The Bulmer family take their name from Bulmer to the north of York near Sheriff Hutton in North Yorkshire. Bulmer, the place means Bull’s mere, a lake frequented by a bull. Other places called Bulmer in England include Bulmer in Essex and Boulmer in Northumberland, which has the same meaning. Ansketil de Bulmer was the first recorded member of the Bulmer family who lived in the area in the twelfth century. Ansketil was the High Sheriff of the North Riding of Yorkshire, which acounts for the name of neighbouring Sheriff Hutton. Bulmer, the surname is the subject of much discussion as it is believed that they were an aristocratic family of Anglo-Saxon origin who retained their status after the invasion of the Normans. It is believed that the Bulmers were related to the Anglo-Saxon noble Liulf, who was the first member of the Lumley family. Liulf was murdered at Gateshead by the retainers of the first Norman Bishop of Durham called William Walcher in 1080. The Bulmers are thought to have continued as tenants of the Normans who inherited Liulf’s land in Yorkshire. Sometime in the twelfth century Ansketil Nulmer is said to have married the daughter of the Lord of Brancepeth and their son Bertram Bulmer, who succeeded him as High Sheriff inherited this property. Later the Bulmers intermarried with the powerful Norman family called the Nevilles, who adopted the Bull’s for their coat of arms and inherited Brancepeth Castle. Raby Castle, the other great Neville property may also have belonged to the Bulmers as the oldest part of the castle, the Saxon Bulmer tower is inscribed with the initials BB for Bertram Bulmer.
Burdon was listed by the Victorian surname researcher Henry Guppy as a County Durham name. Guppy collected names of yeoman farmers who were present in the county over a number of generations. Guppy’s County Durham names included Pease, Proud, Bruce, Wearmouth, Eggleston, Heppell, Surtees and Burdon. It is highly likely that the last of these surnames originates from the place called Great Burdon near Darlington. The ancient place name means the great fort hill, but the surname first appears in 1486 when Thomas Burdon ‘took two oxgangs of land’ in Stockton on Tees. For generations the Burdons continued their association with Stockton, a number becoming mayors of the town, including Robert Burdon who was the first mayor in 1495, William Burdon the mayor in 1621, and James Burdon in 1683. A certain Rowland Burdon was mayor of Stockton in 1641, 1644, 1650, 1651, 1652 and 1654. In the eigteenth century the Burdons were closely associated with Castle Eden in eastern Durham, where they purchased the manor in 1758. One owner of Castle Eden called Rowland Burdon(1756-1838) was an MP for County Durham from 1790 to 1806 and was the mayor of Stockton in 1793 and 1794. Famous for building the first Wearmouth Bridge in Sunderland, he was the great-grandson of the Rowland Burdon who had dominated Stockton’s civic affairs in the seventeenth century.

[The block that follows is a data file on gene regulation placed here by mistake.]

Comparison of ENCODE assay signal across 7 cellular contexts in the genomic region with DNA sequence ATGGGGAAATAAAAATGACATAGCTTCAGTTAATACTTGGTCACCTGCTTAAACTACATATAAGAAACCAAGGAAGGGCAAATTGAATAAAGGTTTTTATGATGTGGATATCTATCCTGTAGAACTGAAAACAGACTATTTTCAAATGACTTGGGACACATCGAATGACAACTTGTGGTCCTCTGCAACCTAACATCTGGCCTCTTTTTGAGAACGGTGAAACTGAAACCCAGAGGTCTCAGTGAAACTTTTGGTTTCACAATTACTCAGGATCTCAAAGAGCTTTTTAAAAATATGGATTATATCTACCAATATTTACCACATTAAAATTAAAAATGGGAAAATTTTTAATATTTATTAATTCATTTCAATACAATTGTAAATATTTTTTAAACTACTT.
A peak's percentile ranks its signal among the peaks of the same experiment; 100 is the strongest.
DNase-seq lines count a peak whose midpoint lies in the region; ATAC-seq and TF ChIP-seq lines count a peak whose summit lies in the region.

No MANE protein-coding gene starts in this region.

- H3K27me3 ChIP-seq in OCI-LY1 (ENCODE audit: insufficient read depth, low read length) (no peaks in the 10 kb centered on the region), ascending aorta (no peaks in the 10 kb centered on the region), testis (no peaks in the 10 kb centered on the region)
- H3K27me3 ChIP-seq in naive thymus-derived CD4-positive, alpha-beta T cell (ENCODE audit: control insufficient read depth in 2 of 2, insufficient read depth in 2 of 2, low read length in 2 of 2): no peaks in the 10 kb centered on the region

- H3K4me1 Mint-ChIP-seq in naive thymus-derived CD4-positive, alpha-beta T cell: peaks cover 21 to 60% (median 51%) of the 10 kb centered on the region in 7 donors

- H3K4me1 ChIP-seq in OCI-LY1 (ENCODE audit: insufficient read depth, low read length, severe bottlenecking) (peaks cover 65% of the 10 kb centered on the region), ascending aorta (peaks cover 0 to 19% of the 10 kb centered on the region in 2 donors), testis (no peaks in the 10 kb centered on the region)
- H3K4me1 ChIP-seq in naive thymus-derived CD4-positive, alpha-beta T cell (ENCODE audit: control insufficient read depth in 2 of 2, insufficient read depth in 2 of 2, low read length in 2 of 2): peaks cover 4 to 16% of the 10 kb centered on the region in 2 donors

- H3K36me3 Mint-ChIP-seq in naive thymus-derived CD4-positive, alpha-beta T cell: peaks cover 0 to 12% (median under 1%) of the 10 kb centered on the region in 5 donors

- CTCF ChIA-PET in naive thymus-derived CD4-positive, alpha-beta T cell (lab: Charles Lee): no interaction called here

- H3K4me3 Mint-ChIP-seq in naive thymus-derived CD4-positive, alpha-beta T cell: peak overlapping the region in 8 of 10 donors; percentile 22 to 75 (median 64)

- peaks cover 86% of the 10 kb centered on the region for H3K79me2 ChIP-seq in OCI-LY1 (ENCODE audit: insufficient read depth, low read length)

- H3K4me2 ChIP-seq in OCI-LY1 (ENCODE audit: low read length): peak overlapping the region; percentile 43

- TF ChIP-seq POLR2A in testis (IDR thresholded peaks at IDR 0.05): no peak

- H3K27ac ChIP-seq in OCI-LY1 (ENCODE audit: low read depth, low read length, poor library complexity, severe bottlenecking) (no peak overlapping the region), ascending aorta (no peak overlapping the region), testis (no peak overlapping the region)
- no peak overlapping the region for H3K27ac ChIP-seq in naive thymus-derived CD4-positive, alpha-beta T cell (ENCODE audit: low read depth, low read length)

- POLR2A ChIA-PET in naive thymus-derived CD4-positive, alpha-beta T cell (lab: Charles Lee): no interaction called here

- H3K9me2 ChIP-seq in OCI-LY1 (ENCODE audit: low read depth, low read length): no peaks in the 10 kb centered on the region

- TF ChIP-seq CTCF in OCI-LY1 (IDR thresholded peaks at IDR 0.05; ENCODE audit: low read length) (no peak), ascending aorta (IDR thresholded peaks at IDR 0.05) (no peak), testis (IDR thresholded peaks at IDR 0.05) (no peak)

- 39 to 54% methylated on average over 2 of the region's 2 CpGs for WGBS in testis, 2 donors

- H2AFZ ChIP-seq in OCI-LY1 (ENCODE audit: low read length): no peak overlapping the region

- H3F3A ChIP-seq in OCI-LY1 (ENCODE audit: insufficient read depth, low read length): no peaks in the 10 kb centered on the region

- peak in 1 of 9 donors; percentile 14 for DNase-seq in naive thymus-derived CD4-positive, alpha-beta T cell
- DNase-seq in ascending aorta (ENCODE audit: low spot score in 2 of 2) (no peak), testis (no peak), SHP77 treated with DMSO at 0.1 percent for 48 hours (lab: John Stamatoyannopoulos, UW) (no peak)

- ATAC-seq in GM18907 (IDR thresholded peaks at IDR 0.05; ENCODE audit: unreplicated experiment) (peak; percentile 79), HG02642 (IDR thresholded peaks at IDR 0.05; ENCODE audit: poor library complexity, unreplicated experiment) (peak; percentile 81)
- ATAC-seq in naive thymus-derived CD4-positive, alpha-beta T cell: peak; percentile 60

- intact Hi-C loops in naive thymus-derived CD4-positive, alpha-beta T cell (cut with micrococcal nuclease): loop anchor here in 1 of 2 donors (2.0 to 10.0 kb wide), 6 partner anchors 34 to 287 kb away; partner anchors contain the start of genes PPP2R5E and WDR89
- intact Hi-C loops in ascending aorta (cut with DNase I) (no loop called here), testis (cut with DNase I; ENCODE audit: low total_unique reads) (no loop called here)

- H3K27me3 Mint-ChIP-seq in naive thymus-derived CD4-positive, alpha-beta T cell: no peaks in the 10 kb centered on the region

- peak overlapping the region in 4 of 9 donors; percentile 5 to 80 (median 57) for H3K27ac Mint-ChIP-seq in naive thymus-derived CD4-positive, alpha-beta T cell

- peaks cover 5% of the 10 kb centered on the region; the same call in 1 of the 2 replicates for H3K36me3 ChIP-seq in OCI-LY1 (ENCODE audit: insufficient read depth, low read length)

The surname Carr occurs in four forms, namely Carr, Kerr, Ker and Carre. Pronuciations of the name include ‘Care’, ‘Car’ and ‘Cur’. All forms of the name derive from an old Viking word ciarr, meaning marshy or rough boggy country. In place names, the word Carr is found throughout the Viking settled areas of the north where examples include Bradbury and Preston Carrs near Sedgefield. The surname in all its forms is found throughout the country. It is not known which marshy area the surname came from, but it is probable that someone was identified in early times as originating ‘from the marshy land’. As a surname Carrs and Kerrs are commonest in Scotland and the north of England where they were once a notorious border reiving clan. Like most border folk of the Elizabethan period, the Kerrs and Carrs lived in fortified houses called pele towers. Pele towers were virtually impregnable stone built tower houses with walls three to four feet thick. The peles had two or three upper storeys accessed by a narrow spiral staircase, which in most cases ran upwards in a clockwise direction. This gave an advantage to right handed swordsmen defending their peles. The Carrs were different, they were noted for being left handed, so their stairs ran in an anti-clockwise direction.